Poor Numbers

Author: Morten Jerven
Publisher: Cornell University Press
ISBN: 0801467608
Format: PDF, Mobi
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One of the most urgent challenges in African economic development is to devise a strategy for improving statistical capacity. Reliable statistics, including estimates of economic growth rates and per-capita income, are basic to the operation of governments in developing countries and vital to nongovernmental organizations and other entities that provide financial aid to them. Rich countries and international financial institutions such as the World Bank allocate their development resources on the basis of such data. The paucity of accurate statistics is not merely a technical problem; it has a massive impact on the welfare of citizens in developing countries. Where do these statistics originate? How accurate are they? Poor Numbers is the first analysis of the production and use of African economic development statistics. Morten Jerven's research shows how the statistical capacities of sub-Saharan African economies have fallen into disarray. The numbers substantially misstate the actual state of affairs. As a result, scarce resources are misapplied. Development policy does not deliver the benefits expected. Policymakers' attempts to improve the lot of the citizenry are frustrated. Donors have no accurate sense of the impact of the aid they supply. Jerven's findings from sub-Saharan Africa have far-reaching implications for aid and development policy. As Jerven notes, the current catchphrase in the development community is "evidence-based policy," and scholars are applying increasingly sophisticated econometric methods-but no statistical techniques can substitute for partial and unreliable data.

Poor Numbers

Author: Morten Jerven
Publisher: Cornell University Press
ISBN: 0801467616
Format: PDF, Kindle
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One of the most urgent challenges in African economic development is to devise a strategy for improving statistical capacity. Reliable statistics, including estimates of economic growth rates and per-capita income, are basic to the operation of governments in developing countries and vital to nongovernmental organizations and other entities that provide financial aid to them. Rich countries and international financial institutions such as the World Bank allocate their development resources on the basis of such data. The paucity of accurate statistics is not merely a technical problem; it has a massive impact on the welfare of citizens in developing countries. Where do these statistics originate? How accurate are they? Poor Numbers is the first analysis of the production and use of African economic development statistics. Morten Jerven's research shows how the statistical capacities of sub-Saharan African economies have fallen into disarray. The numbers substantially misstate the actual state of affairs. As a result, scarce resources are misapplied. Development policy does not deliver the benefits expected. Policymakers' attempts to improve the lot of the citizenry are frustrated. Donors have no accurate sense of the impact of the aid they supply. Jerven's findings from sub-Saharan Africa have far-reaching implications for aid and development policy. As Jerven notes, the current catchphrase in the development community is "evidence-based policy," and scholars are applying increasingly sophisticated econometric methods-but no statistical techniques can substitute for partial and unreliable data.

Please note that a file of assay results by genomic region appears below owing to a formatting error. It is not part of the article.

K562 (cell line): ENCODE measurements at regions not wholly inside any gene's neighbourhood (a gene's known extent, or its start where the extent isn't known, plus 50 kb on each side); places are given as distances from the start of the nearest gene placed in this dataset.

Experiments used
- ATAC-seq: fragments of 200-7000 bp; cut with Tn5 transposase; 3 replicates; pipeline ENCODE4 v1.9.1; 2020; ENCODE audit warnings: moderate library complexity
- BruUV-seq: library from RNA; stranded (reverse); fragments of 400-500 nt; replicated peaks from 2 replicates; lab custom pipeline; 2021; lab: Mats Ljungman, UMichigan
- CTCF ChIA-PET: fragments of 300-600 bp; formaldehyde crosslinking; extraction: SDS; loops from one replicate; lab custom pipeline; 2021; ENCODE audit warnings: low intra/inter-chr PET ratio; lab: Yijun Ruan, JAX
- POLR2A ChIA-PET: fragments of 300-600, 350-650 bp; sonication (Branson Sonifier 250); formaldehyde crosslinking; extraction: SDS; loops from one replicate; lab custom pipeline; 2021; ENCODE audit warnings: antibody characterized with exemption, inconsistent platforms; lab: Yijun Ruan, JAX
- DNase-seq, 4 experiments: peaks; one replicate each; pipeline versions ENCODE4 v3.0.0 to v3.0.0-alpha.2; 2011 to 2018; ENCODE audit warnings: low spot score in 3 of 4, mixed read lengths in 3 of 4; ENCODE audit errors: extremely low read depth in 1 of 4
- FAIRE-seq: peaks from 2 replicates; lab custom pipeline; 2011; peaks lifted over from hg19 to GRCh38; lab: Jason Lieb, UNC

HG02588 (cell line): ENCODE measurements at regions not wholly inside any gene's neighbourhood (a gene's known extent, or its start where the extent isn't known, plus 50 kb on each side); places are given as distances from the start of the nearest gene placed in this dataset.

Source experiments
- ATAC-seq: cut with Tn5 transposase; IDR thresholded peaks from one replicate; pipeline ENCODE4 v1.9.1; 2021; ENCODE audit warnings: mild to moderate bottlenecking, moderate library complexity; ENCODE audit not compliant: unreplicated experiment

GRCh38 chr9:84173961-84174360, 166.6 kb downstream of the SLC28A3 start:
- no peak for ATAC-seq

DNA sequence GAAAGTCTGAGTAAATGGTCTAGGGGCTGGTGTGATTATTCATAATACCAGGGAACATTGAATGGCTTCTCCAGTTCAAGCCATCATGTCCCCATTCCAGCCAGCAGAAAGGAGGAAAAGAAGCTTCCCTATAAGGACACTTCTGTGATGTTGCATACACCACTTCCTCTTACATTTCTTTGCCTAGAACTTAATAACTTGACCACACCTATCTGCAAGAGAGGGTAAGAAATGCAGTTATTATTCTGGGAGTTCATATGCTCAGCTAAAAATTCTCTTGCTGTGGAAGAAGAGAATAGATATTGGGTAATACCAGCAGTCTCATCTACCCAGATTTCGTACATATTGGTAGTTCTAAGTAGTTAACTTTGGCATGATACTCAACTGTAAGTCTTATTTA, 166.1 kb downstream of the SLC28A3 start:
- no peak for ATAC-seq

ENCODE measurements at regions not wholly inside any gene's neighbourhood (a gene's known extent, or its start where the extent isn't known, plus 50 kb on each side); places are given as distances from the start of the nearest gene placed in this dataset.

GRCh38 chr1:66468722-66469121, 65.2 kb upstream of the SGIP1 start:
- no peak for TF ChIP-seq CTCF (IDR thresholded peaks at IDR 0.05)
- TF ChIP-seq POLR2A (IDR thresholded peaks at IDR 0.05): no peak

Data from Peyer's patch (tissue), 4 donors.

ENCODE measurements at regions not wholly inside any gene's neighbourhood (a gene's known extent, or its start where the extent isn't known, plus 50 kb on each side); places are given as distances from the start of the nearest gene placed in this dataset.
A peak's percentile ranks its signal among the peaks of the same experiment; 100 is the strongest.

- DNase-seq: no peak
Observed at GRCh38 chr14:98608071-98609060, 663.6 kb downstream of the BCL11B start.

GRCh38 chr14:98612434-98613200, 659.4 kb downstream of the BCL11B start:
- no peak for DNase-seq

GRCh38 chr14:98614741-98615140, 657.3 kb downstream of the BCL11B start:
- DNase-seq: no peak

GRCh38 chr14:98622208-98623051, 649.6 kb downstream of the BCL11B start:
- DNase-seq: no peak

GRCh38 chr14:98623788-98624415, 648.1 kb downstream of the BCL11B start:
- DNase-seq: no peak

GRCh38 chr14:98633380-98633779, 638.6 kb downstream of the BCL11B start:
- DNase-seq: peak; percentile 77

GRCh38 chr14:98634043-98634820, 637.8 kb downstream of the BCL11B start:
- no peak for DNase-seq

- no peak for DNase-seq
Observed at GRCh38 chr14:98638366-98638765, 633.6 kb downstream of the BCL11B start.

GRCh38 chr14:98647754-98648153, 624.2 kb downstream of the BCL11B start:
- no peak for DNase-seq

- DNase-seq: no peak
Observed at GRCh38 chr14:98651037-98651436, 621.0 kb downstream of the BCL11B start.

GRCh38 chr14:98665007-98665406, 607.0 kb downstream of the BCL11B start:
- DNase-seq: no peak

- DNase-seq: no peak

Poor Numbers

Author: Morten Jerven
Publisher: Cornell University Press
ISBN: 9780801451638
Format: PDF, ePub, Docs
Download Now